Also, yes, I have learned that being a financially independent woman doesn’t mean I have to pay more than people who make more. I have learned that some people have more money because they’ve been more confident about asking for it their whole lives.
I agree that you can show this man your brand of generosity, but you won’t be able to change how he feels about mirroring the behavior. You want him to be someone who wants to treat your daughter. He might never be that guy.
My advice is to talk to him about whether his philosophies about money have changed as the two of you figure out new ways to spend it. Also ask him whether he’s saving for something specific. Maybe he’s more careful with money because he contributes to something for his family. Perhaps there’s an expense you’re missing.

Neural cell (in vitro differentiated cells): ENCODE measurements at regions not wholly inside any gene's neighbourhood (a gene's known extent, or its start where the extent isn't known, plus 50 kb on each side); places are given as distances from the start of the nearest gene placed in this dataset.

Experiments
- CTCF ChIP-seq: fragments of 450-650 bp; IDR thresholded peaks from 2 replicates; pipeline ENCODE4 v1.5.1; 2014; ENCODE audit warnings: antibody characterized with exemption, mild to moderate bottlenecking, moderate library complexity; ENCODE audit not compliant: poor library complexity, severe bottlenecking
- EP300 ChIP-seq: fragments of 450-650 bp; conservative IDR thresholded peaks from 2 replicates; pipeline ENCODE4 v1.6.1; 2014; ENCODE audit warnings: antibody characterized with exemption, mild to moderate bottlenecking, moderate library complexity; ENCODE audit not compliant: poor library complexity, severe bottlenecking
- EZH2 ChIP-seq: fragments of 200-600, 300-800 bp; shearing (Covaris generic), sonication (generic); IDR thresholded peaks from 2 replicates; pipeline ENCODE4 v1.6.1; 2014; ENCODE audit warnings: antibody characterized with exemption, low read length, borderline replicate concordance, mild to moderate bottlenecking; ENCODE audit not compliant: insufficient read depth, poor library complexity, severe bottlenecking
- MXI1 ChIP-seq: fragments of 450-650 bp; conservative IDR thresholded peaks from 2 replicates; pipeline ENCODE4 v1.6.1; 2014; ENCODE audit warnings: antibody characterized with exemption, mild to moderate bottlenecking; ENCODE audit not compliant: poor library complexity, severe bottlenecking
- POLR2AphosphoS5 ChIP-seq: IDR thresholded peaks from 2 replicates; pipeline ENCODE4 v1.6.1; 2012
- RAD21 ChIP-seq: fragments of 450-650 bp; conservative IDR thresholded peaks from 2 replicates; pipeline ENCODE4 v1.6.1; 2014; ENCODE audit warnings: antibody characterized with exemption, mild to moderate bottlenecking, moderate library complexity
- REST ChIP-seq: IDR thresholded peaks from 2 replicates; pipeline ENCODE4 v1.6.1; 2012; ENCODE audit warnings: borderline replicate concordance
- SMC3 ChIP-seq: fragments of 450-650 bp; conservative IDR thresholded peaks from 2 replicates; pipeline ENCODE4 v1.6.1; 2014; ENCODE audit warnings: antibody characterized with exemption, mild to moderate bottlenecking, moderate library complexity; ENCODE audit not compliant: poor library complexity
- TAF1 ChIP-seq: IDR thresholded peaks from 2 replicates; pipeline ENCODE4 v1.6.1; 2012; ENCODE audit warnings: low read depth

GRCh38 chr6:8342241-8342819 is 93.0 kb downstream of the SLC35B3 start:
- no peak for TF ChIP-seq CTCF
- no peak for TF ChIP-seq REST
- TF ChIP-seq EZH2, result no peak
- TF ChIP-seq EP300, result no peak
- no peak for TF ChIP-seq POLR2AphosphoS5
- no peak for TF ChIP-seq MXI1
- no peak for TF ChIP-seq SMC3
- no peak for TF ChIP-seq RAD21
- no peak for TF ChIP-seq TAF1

Also ask how he feels after treating you (or someone you love) to something nice. Does it make him feel special? Helpful? Good in any way? Or is there resentment?
Those are the most important questions, really. If it’s the latter, and he regrets spending more when you ask, this might be unsurmountable.
Readers? Will B change? Should he? How do you learn to be with someone who has different philosophies about money? Should you stay with that person?
“The frugal personality cannot be changed and it doesn’t seem like LW wants to end the relationship. Fussing over dinner tabs, coffees, trips etc. is minor league stuff. If you continue to date, co-habitate or marry—you will need an extensive playbook/rulebook/pre-nup as to home ownerships, pensions, insurances, wills and estates to children, etc. Stuffy, annoying, petty, uptight, Scrooge, –I would rather be alone.”aunttiggywink